Yoga, The Eight Limbs of The Science of Spiritual Self-Realization

For many people yoga simply means a relaxing and energizing form of exercise. Its gentle stretching and bending make the spine and muscles supple and relaxed, bringing blood to all tissues and organs of the body, and at the same time energizing them. The breathing exercises bring about a sense of peace and mental calm giving one the sense that we are in tune with our bodies and in balance with the universe.

This important and integral physical part of “ashtanga” yoga is called “asana” and refers to the physical postures. The breath control used in conjunction with asana is called “pranayama”. The benefits gained teach us how to direct our vital energy, the life force within us called “prana”. In Chinese medicine this vital force is referred to as “chi”.

There are actually 8 limbs of yoga and they are meant to progress a person not just toward physical and mental health, but towards higher realization of who we really are and what we are doing in these bodies in this world. My own teacher once said to me many years ago “religion without science is simply sentiment”. Yoga is the scientific process of action leading one towards spiritual growth.

The first 2 principles of yoga are “yama” and “niyama”. Yama pertains to following the proper rules of true human social conduct. Its principles are nonviolence, truthfulness, never taking what does not belong to us (stealing), nonattachment to temporary things, which must disappear in course of time and learning to control our sexual energy.

Niyama refers to proper rules of personal conduct. Its effects develop from following the social conduct taught through yama. Niyama brings about contentment, purity of mind and force, self-discipline, a desire to imbibe higher spiritual teachings and ultimately inner surrender to the Supreme energy of Godhead.

Yama and niyama are actually the first 2 limbs of yoga, which are traditionally taught to allow students to become eligible and ready to swiftly advance on the path of yoga. Then asana and pranayama are taught which begin to bring the body and mind under our control.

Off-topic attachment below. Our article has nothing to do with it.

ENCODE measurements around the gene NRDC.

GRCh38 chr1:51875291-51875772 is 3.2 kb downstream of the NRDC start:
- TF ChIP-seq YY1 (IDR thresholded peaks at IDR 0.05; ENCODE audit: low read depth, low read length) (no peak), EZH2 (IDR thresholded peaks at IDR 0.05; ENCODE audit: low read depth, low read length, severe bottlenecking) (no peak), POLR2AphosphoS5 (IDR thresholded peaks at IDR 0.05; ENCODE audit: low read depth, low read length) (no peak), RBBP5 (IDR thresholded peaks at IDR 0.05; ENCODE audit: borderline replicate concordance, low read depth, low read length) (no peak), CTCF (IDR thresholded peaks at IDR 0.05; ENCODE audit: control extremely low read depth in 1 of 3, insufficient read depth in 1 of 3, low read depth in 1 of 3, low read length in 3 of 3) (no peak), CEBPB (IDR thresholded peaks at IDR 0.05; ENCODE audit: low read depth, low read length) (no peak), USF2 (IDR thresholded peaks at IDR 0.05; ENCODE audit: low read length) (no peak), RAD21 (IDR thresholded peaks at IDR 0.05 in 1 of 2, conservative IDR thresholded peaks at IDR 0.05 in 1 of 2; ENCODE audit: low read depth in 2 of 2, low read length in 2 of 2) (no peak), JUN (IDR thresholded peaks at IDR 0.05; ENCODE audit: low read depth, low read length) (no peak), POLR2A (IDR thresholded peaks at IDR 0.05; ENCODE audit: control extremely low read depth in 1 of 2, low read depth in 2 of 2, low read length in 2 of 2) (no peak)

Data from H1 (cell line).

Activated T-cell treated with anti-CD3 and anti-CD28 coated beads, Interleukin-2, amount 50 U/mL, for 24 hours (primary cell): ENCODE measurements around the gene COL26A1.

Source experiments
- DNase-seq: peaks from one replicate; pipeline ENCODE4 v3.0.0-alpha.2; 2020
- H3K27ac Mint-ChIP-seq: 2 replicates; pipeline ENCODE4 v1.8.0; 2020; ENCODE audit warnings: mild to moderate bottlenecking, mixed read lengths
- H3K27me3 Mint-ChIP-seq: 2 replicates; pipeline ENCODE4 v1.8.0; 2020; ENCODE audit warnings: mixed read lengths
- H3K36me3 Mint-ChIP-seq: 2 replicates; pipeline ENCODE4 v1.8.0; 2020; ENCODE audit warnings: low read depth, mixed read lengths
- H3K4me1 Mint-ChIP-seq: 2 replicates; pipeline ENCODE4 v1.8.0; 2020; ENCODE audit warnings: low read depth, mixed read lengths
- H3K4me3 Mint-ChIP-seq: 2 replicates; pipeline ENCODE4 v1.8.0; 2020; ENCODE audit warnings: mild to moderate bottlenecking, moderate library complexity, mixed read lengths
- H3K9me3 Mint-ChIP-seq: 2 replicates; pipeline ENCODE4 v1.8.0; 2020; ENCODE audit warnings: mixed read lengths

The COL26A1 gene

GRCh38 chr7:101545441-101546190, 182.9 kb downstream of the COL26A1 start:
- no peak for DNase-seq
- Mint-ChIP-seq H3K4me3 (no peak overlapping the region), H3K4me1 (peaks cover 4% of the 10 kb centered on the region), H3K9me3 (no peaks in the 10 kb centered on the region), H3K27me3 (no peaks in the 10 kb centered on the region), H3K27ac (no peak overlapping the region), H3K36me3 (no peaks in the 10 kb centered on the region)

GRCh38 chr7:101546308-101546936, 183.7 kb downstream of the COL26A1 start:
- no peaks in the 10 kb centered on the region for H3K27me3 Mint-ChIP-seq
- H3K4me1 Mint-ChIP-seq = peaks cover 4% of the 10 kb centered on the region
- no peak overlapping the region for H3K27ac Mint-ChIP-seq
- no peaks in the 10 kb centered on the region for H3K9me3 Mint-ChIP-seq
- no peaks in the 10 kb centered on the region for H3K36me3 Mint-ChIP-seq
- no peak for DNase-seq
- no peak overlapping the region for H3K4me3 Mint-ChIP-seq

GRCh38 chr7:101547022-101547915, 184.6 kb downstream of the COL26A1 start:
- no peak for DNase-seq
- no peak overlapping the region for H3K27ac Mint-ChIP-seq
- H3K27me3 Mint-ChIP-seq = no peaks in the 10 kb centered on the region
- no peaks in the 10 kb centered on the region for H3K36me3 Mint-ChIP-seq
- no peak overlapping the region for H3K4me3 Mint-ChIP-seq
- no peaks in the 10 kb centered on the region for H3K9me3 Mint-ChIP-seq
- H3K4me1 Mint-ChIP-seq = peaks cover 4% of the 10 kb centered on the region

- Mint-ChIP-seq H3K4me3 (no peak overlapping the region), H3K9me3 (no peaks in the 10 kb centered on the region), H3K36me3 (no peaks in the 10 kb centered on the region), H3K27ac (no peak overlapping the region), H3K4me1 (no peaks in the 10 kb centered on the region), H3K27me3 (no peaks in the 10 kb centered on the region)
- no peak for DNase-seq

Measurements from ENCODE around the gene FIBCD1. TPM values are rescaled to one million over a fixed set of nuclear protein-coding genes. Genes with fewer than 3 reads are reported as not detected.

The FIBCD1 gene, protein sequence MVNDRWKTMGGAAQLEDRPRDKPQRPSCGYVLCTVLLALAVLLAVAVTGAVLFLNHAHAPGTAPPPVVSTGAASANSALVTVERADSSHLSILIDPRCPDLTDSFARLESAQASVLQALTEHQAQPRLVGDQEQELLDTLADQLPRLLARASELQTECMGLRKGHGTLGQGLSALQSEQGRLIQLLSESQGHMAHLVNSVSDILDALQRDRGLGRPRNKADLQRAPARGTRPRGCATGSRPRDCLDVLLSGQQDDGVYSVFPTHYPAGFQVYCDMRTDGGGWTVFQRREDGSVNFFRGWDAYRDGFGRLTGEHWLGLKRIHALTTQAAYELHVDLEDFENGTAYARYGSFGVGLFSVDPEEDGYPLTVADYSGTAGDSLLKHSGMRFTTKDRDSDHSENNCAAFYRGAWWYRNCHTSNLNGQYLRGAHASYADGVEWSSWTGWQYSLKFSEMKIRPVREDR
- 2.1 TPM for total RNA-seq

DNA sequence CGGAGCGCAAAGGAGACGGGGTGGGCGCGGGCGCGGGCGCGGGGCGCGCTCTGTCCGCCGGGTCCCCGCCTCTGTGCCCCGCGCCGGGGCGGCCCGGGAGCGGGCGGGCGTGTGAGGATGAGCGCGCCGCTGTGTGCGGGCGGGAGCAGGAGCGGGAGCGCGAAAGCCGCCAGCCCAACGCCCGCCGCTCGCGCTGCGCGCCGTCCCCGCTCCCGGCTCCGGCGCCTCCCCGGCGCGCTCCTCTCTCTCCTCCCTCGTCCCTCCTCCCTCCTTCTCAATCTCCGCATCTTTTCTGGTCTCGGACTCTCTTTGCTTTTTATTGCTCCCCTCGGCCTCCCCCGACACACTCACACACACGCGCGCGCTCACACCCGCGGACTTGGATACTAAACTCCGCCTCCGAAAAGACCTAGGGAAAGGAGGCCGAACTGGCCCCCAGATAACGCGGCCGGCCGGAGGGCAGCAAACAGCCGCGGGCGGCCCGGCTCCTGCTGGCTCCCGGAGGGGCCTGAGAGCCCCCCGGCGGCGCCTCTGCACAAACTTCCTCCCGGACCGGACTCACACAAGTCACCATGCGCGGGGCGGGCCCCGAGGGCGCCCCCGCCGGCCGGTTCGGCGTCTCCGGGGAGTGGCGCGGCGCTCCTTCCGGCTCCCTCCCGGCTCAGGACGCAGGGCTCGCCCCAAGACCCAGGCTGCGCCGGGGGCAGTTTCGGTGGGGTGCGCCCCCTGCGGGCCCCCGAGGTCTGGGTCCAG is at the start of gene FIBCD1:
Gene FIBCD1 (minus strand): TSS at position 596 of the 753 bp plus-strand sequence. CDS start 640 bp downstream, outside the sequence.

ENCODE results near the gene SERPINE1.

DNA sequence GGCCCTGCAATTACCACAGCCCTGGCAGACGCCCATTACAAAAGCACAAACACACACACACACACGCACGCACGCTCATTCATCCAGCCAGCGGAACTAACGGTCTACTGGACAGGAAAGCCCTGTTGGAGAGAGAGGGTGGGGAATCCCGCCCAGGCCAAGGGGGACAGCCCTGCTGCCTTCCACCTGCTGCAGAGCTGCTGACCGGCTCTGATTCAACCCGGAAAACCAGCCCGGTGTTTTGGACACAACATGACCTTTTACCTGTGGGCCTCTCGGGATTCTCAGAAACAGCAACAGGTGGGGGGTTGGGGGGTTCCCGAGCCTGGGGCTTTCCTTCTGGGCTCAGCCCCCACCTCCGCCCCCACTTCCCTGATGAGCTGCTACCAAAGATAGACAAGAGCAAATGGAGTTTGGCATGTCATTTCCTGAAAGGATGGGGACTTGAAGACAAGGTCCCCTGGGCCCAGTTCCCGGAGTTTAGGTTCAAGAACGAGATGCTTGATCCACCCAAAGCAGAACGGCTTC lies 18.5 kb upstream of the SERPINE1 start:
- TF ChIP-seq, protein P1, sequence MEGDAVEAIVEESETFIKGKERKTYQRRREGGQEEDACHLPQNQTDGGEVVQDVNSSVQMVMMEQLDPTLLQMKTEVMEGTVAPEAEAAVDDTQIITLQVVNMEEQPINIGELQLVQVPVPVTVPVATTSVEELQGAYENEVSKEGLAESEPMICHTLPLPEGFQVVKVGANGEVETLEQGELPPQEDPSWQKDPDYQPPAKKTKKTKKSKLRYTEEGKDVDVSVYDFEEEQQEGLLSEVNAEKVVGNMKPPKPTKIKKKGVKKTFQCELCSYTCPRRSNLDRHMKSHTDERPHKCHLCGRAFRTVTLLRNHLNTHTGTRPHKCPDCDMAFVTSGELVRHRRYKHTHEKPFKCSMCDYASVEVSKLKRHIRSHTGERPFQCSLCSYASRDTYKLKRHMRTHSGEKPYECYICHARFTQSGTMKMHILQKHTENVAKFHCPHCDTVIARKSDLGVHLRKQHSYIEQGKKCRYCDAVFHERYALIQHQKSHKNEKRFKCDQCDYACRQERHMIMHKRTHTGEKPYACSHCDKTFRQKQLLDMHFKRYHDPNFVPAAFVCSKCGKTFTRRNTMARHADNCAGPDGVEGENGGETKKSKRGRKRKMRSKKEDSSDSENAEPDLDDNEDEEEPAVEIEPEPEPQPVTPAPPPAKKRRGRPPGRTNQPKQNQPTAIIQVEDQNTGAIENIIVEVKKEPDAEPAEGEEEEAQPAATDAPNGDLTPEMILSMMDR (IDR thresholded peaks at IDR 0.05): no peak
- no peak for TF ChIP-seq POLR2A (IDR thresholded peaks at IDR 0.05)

This takes us to the next stage, or limb, of yoga called “pratyahara”. Pratyahara means the student now actually is able to not only control the bodily senses and urges, but also the mind. At this stage there begins equanimity and freedom from the anxieties that most people running the “rat race” of the material world are subject to feeling. It is a turning within, rather than looking to external stimulus for pleasure.

Once achieving this stage of peace, strength and control we are now ready for the next stage. This is called “dharana”. This means we now are able to have complete concentration and control of our attention. Living in our modern society with the hustle-bustle of material life our minds generally are impossible to control. Try to concentrate on one thing or point with no other thoughts entering your head for even 2 minutes. For most people not trained in yoga it is simply not possible. Right? Yet, it is absolutely necessary to master in order to move to the next stage of meditation.